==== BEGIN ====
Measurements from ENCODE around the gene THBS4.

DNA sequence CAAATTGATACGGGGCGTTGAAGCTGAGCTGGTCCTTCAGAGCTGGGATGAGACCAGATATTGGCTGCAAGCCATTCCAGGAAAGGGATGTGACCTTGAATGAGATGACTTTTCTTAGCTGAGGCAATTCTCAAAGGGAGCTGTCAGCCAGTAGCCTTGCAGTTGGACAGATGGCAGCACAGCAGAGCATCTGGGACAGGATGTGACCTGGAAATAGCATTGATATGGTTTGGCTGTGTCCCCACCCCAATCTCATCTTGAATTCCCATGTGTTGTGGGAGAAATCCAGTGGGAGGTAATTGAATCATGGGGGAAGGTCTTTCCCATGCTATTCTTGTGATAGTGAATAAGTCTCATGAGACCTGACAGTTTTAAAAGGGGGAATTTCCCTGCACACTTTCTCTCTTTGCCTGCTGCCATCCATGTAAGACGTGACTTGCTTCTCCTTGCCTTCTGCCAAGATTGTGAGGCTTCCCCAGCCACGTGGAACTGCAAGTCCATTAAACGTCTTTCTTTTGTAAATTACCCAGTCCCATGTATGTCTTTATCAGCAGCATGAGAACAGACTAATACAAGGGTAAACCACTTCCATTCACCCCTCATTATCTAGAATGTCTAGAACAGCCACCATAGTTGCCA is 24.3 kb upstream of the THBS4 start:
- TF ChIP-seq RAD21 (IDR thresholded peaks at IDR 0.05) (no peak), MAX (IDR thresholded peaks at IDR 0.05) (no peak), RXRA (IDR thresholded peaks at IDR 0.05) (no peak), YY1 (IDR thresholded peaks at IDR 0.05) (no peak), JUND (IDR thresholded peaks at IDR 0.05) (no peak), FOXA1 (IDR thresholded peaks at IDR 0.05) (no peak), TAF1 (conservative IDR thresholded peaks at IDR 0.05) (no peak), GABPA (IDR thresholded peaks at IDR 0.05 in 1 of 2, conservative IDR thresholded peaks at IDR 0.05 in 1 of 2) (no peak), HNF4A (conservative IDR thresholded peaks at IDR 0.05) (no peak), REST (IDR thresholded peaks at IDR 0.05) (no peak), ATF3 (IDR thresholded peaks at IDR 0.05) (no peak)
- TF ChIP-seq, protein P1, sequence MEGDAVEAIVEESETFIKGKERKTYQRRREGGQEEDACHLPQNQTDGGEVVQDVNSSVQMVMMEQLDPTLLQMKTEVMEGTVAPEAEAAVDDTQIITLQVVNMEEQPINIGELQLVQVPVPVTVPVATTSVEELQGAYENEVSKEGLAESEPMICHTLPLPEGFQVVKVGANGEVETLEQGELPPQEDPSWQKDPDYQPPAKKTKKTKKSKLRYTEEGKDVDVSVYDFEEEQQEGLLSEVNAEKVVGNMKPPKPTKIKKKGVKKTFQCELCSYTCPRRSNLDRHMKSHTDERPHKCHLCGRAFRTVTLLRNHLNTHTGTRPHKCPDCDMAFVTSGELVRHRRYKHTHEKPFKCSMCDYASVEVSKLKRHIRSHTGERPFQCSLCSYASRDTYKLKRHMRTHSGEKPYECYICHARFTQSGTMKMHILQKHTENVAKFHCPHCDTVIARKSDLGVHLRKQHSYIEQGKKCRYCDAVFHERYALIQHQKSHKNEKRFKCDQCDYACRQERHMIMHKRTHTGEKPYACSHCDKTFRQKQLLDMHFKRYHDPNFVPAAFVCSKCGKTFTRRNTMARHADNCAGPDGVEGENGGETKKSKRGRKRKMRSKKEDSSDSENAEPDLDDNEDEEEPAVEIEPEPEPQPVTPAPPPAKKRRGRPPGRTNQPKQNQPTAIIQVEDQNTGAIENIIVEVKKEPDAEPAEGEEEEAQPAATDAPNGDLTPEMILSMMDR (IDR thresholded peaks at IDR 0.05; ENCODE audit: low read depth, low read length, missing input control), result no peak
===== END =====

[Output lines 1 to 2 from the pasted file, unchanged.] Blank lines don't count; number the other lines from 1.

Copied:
Measurements from ENCODE around the gene THBS4.

DNA sequence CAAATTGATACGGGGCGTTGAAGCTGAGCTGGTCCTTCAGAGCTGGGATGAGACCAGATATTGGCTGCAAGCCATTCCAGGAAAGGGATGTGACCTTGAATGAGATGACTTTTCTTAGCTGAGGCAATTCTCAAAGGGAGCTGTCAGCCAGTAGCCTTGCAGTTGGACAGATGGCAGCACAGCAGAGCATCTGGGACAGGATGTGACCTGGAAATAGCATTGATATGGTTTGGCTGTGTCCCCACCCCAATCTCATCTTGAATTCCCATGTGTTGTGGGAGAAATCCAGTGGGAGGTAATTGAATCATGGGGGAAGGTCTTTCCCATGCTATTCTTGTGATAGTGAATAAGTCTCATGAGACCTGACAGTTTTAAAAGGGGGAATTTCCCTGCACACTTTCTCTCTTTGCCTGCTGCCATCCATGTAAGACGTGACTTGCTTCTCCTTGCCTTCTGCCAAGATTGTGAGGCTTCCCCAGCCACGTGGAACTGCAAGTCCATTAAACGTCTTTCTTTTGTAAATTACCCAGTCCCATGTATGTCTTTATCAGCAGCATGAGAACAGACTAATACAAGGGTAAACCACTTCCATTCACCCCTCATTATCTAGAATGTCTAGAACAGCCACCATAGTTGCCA is 24.3 kb upstream of the THBS4 start: